Thanks to the joint work between the productive sectors and the Argentine authorities, Argentina has been able to significantly reduce the carpocapsa plague (Cydia pomonella) in Northern Patagonia's pear and apple production, which had put the country's pome exports to Brazil at risk because of its high incidence.
The implementation of a work plan increasing the presence of Senasa technical teams in the Upper and Middle Valleys resulted in a drastic decrease in the interceptions of live larvae of carpocapsa at the Brazilian border. "Having a greater presence of technical teams on the ground has allowed us to experience a season with no major problems and to maintain one of the main destination markets for the production of Northern Patagonia," stated Minister Luis Basterra.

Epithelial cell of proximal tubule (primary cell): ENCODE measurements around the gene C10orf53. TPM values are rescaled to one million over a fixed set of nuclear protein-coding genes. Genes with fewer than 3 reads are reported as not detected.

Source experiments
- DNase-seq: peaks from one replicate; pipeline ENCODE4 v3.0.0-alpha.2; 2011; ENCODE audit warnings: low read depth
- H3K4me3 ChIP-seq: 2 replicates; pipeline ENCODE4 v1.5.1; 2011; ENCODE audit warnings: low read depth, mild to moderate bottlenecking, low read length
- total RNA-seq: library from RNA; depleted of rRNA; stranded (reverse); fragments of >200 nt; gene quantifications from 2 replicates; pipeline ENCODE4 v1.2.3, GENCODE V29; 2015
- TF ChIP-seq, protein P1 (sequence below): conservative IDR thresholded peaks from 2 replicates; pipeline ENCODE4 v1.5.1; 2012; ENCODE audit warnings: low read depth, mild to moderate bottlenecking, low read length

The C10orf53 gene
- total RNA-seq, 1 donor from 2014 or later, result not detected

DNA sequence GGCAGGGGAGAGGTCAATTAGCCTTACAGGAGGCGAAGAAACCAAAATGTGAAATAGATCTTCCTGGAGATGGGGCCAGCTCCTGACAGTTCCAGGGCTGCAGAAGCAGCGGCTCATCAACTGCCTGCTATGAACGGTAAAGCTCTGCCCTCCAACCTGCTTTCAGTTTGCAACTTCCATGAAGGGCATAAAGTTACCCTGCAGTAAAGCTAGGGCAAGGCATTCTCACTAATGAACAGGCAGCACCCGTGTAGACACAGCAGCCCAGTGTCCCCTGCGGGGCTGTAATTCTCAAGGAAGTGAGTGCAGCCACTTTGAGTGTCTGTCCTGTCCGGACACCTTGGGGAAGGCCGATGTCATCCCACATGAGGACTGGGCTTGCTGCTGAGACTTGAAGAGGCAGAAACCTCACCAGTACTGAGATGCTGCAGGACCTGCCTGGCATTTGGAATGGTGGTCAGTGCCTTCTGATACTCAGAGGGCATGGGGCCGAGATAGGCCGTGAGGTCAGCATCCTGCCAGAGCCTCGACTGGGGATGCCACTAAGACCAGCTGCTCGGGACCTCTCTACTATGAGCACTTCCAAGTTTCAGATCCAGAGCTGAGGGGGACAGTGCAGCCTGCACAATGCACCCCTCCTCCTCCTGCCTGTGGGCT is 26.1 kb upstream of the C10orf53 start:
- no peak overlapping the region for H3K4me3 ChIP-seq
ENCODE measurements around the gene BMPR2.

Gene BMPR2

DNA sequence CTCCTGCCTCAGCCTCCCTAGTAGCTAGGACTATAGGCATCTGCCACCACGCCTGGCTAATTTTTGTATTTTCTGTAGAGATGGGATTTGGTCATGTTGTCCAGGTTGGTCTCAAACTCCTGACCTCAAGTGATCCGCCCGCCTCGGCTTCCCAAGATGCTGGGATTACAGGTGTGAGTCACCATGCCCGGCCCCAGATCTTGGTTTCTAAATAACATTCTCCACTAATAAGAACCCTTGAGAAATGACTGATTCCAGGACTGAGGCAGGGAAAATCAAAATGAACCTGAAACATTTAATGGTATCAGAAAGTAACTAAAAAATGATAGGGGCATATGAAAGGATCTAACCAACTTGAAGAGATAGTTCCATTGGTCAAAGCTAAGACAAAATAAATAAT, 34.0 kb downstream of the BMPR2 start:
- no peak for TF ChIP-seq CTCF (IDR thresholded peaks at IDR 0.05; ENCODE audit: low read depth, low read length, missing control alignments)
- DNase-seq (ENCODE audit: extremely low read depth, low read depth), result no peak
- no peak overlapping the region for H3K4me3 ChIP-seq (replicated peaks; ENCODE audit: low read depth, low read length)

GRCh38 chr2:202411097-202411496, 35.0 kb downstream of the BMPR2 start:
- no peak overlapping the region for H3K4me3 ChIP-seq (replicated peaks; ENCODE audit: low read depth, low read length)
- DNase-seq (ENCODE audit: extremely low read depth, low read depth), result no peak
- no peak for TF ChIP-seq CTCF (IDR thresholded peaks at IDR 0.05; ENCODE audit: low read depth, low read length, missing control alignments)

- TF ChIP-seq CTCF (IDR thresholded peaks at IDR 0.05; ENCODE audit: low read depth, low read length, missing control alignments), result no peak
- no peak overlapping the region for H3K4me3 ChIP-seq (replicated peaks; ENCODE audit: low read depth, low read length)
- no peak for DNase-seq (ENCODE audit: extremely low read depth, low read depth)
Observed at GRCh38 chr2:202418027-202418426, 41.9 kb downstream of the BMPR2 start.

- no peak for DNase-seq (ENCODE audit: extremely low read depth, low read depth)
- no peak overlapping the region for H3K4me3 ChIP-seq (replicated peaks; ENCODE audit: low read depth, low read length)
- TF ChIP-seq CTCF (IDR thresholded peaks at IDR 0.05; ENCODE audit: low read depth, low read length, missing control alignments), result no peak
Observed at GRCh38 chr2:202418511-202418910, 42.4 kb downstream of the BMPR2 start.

“The teams visited 100% of the establishments. Those that did not comply with the protocols were not allowed to export. Nearly 12% of all the establishments were not allowed to export. Another 19% received observations that had to be corrected before the harvest," the ministry stated.
In addition, authorities carried out a higher percentage of sampling and fruit cutting in the instances that Senasa directly intervenes: the authorization of processed batches and pre-shipment authorizations.
In addition, authorities implemented a process and documentary audit program that allowed detecting irregularities and lack or loss of traceability, which led to the temporary suspension of 16 packages. Moreover, there was also a better bilateral relationship. In February, the president of Senasa, Carlos Paz, met with Brazilian health authorities and reached agreements that strengthened communication at different official levels.